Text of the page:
There is an equally powerful paradox which propels organisations to preserve the past and oppose change. This aspect afflicts all organisations which have been eminently successful. Most successful organisations desire to preserve success by ensuring continuation of means and methods that were responsible for the creation of success in the first place. This places them firmly in the path of impelling change.

Knowledge in every field in the world these days is growing rapidly. As some researchers have opined, knowledge doubles every 5-7 years in almost all fields except in IT where it doubles every year / year and a half. Stated in other terms, if one does not evolve at this pace one would be a fossil in his field in five years. This understanding underscores the impelling need for transformation - nations and their functional polity, bureaucracies and militaries have to transform in a bid to survive and remain contemporary.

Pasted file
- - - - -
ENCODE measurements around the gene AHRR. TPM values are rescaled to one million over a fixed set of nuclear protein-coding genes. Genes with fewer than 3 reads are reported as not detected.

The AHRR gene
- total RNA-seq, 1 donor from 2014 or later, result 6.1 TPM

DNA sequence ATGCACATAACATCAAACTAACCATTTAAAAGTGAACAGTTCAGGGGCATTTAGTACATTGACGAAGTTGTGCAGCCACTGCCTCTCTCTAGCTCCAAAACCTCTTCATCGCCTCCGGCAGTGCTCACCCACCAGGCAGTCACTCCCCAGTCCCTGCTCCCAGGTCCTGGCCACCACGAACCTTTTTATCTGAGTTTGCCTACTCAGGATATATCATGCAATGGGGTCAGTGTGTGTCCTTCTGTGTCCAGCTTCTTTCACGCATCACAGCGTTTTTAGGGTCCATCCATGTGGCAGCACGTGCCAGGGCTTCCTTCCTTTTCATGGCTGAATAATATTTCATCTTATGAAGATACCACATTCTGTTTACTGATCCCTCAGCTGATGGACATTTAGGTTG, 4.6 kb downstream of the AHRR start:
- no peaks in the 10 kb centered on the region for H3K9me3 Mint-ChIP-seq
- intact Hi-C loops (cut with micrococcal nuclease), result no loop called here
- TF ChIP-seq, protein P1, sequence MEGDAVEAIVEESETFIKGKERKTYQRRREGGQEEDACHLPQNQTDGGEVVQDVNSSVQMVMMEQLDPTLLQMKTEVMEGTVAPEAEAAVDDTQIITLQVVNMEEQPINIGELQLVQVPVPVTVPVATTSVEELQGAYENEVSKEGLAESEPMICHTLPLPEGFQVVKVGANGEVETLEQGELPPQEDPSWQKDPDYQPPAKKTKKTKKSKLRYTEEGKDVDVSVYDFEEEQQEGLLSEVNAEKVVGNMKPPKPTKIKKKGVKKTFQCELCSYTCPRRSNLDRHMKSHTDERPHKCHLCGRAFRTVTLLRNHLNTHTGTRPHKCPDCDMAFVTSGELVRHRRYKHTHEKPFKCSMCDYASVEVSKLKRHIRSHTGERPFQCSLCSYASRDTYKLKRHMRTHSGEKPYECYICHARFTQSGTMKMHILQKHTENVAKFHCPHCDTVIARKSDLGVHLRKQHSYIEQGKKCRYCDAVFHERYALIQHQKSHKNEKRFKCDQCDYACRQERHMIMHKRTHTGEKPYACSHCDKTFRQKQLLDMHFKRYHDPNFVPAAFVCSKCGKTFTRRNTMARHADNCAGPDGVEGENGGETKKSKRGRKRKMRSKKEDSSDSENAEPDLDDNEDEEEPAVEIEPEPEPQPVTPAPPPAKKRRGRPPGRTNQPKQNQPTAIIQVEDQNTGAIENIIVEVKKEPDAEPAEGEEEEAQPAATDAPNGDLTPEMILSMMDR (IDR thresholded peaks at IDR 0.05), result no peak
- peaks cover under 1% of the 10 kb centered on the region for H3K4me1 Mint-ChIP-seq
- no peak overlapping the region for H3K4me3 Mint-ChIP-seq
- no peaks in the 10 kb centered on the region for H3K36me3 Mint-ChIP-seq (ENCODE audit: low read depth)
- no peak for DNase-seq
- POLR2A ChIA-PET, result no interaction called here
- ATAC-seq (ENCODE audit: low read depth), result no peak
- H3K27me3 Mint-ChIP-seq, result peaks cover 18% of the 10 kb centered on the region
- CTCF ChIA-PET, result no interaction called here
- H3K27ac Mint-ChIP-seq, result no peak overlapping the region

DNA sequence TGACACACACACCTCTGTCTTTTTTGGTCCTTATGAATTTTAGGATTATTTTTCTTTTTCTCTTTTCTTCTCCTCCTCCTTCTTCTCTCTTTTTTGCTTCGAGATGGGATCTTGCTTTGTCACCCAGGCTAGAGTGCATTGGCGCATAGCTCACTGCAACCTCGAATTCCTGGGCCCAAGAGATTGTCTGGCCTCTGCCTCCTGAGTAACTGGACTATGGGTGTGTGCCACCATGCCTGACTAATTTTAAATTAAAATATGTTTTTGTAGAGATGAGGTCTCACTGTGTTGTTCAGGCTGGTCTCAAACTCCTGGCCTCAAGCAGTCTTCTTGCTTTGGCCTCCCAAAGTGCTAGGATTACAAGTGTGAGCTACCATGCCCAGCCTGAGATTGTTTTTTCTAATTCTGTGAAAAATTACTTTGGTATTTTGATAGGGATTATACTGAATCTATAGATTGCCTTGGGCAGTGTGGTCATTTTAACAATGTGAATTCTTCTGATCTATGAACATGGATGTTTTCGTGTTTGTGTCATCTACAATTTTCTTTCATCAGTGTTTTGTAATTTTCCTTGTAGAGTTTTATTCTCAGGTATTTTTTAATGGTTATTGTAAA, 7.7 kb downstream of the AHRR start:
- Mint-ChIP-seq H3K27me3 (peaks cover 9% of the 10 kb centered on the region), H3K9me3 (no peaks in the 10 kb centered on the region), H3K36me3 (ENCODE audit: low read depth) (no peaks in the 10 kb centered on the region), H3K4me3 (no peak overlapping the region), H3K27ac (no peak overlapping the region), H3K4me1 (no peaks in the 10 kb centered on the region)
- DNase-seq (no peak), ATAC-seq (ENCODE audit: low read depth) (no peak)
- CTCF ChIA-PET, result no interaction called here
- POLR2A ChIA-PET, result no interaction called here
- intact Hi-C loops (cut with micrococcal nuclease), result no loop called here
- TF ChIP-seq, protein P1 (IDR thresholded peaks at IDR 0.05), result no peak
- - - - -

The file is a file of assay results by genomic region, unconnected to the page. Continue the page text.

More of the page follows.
Aspects that need to change to truly transform the defence field should include mindset, deeper understanding of military / conflict theories, military objectives, military strategy, organisation to achieve stated national and military objectives, operating environment, utilisation of technology, doctrinal construct to convert desires into action, equipment profile of the services and their institutional and operational training. Rules and regulations too are required to be brought into alignment in order to synergise and harmonise the tangible and intangible aspects, so that a military organisation can achieve tasks set for it.

National mindset